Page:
Journal of the Geological Society of India

, Volume 73, Issue 6, pp 785–802

Reassessing the earthquake hazard in Kerala based on the historical and current seismicity

Authors

  • C.P. Rajendran
    • Centre for Earth SciencesIndian Institute of Science
    • Centre for Earth Science Studies
  • Biju John
    • National Institute of Rock Mechanics
    • Geological Survey of India
  • K. Sreekumari
    • Seismic StationKerala Forest Research Institute Campus
  • Kusala Rajendran
    • Centre for Earth SciencesIndian Institute of Science
Article

DOI: 10.1007/s12594-009-0063-3

Cite this article as:
Rajendran, C., John, B., Sreekumari, K. et al. J Geol Soc India (2009) 73: 785. doi:10.1007/s12594-009-0063-3

Abstract

Given the lack of proper constraints in understanding earthquake mechanisms in the cratonic interiors and the general absence of good quality database, here we reassess the seismic hazard in the province of Kerala, a part of the •stable continental interior•, based on an improved historical and instrumental database. The temporal pattern of the current seismicity suggests that >60% of the microtremors in Kerala occurs with a time lag after the peak rainfall, indicating that hydroseismicity may be a plausible model to explain the low-level seismicity in this region. Further, an increment in overall seismicity rate in the region in the recent years is explained as due to increased anthropogenic activities, which includes changes in hydrological pathways as a consequence of rapid landscape changes. Our analyses of the historical database eliminate a few events that are ascribed to this region; this exercise has also led to identification of a few events, not previously noted. The improved historical database essentially suggests that the central midland region is more prone to seismic activity compared to other parts of Kerala. This region appears to have generated larger number of significant earthquakes; the most prominent being the multiple events (doublets) of 1856 and 1953, whose magnitudes are comparable to that of the 2000/2001 (central Kerala) events. Occurrences of these historical events and the recent earthquakes, and the local geology indicative of pervasive faulting as shown by widely distributed pseudotachylite veins suggest that the NNW-SSE trending faults in central midland Kerala may host discrete potentially active sources that may be capable of generating light to moderate size earthquakes. The frequency of earthquakes in central Kerala evident from the historical database requires that the seismic codes stipulated for this region are made mandatory.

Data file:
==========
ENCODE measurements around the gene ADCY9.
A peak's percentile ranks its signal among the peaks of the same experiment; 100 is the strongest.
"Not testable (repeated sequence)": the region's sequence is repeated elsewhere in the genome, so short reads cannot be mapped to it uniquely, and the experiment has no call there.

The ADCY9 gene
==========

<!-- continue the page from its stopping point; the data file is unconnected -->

Keywords

Seismic hazard Earthquakes Stable continental interiors Central Kerala

Copyright information

© Geological Society of India 2009